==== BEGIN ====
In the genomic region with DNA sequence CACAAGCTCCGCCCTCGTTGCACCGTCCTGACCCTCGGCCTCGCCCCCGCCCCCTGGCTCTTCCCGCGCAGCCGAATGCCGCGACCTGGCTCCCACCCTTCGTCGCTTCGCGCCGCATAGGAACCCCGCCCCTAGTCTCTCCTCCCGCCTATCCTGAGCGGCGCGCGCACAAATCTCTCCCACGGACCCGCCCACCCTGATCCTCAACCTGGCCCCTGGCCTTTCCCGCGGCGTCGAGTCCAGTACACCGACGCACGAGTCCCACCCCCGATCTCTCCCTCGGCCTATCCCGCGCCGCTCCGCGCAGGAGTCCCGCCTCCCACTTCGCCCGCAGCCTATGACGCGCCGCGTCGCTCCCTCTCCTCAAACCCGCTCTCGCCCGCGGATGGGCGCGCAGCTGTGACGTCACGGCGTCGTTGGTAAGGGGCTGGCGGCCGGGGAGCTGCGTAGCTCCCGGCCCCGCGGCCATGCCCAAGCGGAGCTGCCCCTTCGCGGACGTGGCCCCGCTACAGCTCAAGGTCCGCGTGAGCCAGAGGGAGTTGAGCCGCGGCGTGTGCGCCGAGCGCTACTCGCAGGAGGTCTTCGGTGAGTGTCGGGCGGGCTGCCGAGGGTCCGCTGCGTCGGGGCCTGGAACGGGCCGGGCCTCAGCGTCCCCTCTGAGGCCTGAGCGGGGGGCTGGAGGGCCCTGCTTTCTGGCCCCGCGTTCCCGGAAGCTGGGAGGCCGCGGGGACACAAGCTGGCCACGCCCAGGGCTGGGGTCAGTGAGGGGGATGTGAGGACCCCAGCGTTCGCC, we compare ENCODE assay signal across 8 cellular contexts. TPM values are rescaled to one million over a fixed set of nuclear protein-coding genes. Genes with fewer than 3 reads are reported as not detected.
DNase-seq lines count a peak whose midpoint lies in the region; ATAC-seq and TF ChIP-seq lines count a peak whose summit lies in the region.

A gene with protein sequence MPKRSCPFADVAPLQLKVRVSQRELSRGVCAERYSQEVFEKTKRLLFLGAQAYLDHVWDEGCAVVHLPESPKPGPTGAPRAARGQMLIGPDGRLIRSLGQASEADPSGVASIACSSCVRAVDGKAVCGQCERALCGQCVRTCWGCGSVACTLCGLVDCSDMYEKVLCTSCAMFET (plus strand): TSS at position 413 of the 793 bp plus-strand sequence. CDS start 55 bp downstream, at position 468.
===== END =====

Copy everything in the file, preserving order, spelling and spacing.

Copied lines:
In the genomic region with DNA sequence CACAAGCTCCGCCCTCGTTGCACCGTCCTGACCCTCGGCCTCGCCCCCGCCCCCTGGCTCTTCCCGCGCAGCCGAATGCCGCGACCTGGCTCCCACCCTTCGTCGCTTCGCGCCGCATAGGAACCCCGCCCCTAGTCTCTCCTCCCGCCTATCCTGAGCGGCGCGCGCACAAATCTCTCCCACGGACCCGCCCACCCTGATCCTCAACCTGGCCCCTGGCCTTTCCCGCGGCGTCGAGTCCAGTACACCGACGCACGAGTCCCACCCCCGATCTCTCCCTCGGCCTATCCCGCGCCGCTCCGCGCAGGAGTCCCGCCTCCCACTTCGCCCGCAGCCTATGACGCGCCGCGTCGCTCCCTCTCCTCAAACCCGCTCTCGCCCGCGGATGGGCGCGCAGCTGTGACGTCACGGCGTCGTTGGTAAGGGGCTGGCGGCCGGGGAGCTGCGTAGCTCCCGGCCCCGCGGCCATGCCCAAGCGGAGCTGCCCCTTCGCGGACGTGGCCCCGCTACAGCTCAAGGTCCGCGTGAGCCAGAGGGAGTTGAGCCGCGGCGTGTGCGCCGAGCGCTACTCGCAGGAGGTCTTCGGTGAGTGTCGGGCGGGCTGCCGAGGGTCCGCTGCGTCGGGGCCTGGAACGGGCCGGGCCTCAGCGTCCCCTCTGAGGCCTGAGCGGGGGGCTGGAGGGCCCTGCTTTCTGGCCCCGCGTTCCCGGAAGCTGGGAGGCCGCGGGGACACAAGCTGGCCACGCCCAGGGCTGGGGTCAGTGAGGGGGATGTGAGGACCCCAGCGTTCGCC, we compare ENCODE assay signal across 8 cellular contexts. TPM values are rescaled to one million over a fixed set of nuclear protein-coding genes. Genes with fewer than 3 reads are reported as not detected.
DNase-seq lines count a peak whose midpoint lies in the region; ATAC-seq and TF ChIP-seq lines count a peak whose summit lies in the region.

A gene with protein sequence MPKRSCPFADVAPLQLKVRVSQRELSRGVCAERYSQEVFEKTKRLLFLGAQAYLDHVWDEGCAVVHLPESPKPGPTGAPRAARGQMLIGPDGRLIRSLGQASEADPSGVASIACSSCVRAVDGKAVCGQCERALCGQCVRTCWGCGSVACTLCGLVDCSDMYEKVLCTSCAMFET (plus strand): TSS at position 413 of the 793 bp plus-strand sequence. CDS start 55 bp downstream, at position 468.